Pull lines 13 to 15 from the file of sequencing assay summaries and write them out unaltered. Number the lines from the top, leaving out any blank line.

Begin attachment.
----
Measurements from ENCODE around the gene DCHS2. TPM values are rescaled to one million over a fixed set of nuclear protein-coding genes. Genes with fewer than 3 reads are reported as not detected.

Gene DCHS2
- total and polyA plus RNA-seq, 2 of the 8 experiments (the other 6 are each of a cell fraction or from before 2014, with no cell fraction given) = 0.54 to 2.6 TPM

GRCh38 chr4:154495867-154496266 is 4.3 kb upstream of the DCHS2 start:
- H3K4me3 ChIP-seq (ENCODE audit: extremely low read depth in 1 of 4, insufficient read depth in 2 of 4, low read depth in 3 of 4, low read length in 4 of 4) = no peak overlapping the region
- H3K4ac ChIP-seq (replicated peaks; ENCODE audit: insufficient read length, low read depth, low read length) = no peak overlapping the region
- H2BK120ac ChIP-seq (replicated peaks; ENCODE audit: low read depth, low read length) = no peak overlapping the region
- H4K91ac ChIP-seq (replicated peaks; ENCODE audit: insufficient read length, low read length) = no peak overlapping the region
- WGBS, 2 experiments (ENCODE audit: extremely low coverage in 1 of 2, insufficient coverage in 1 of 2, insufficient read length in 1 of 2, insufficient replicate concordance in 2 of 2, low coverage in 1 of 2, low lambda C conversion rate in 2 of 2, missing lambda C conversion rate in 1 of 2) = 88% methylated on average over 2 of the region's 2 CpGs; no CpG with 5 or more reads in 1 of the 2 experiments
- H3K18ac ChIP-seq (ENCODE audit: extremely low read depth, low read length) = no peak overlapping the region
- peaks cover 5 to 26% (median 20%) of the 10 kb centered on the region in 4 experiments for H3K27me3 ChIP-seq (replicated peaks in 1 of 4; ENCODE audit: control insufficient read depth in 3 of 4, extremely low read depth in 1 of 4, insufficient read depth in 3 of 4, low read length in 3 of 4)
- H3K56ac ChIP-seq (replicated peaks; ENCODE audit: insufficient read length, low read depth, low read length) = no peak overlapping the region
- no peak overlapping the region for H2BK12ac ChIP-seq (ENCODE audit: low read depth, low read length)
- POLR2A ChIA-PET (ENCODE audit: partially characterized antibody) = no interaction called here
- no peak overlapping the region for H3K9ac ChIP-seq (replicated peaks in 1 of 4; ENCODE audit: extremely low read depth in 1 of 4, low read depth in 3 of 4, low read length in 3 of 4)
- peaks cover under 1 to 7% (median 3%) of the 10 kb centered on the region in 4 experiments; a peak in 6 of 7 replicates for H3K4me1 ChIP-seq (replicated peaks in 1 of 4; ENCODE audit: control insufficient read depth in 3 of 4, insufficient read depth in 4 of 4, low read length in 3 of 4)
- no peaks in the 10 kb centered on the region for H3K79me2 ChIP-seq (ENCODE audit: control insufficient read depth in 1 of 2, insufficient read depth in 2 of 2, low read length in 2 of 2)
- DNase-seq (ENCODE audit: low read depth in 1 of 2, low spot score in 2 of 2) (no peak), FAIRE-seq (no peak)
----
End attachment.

- no peak overlapping the region for H2BK12ac ChIP-seq (ENCODE audit: low read depth, low read length)
- POLR2A ChIA-PET (ENCODE audit: partially characterized antibody) = no interaction called here
- no peak overlapping the region for H3K9ac ChIP-seq (replicated peaks in 1 of 4; ENCODE audit: extremely low read depth in 1 of 4, low read depth in 3 of 4, low read length in 3 of 4)